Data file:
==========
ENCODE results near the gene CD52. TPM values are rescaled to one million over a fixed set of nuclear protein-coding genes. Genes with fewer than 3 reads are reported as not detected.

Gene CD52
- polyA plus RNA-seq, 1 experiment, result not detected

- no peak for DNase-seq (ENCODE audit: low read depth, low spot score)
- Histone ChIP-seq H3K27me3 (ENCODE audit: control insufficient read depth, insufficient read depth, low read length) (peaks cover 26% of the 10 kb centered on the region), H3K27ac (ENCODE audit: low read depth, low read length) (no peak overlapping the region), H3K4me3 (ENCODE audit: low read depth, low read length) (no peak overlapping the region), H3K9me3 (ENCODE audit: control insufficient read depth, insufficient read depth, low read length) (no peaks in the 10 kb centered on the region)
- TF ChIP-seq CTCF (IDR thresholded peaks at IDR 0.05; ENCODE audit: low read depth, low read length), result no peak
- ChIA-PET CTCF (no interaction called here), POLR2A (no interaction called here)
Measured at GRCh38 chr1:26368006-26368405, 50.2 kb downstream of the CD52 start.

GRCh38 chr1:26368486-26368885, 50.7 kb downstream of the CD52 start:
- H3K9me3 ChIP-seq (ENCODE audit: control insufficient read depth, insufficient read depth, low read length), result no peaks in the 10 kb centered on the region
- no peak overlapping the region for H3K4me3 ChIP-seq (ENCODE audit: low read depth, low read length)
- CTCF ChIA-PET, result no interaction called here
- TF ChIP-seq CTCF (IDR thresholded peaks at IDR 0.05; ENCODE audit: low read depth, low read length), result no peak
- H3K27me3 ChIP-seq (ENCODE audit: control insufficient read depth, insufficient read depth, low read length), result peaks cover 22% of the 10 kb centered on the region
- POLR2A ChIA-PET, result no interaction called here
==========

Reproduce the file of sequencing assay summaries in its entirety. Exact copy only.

ENCODE results near the gene CD52. TPM values are rescaled to one million over a fixed set of nuclear protein-coding genes. Genes with fewer than 3 reads are reported as not detected.

Gene CD52
- polyA plus RNA-seq, 1 experiment, result not detected

- no peak for DNase-seq (ENCODE audit: low read depth, low spot score)
- Histone ChIP-seq H3K27me3 (ENCODE audit: control insufficient read depth, insufficient read depth, low read length) (peaks cover 26% of the 10 kb centered on the region), H3K27ac (ENCODE audit: low read depth, low read length) (no peak overlapping the region), H3K4me3 (ENCODE audit: low read depth, low read length) (no peak overlapping the region), H3K9me3 (ENCODE audit: control insufficient read depth, insufficient read depth, low read length) (no peaks in the 10 kb centered on the region)
- TF ChIP-seq CTCF (IDR thresholded peaks at IDR 0.05; ENCODE audit: low read depth, low read length), result no peak
- ChIA-PET CTCF (no interaction called here), POLR2A (no interaction called here)
Measured at GRCh38 chr1:26368006-26368405, 50.2 kb downstream of the CD52 start.

GRCh38 chr1:26368486-26368885, 50.7 kb downstream of the CD52 start:
- H3K9me3 ChIP-seq (ENCODE audit: control insufficient read depth, insufficient read depth, low read length), result no peaks in the 10 kb centered on the region
- no peak overlapping the region for H3K4me3 ChIP-seq (ENCODE audit: low read depth, low read length)
- CTCF ChIA-PET, result no interaction called here
- TF ChIP-seq CTCF (IDR thresholded peaks at IDR 0.05; ENCODE audit: low read depth, low read length), result no peak
- H3K27me3 ChIP-seq (ENCODE audit: control insufficient read depth, insufficient read depth, low read length), result peaks cover 22% of the 10 kb centered on the region
- POLR2A ChIA-PET, result no interaction called here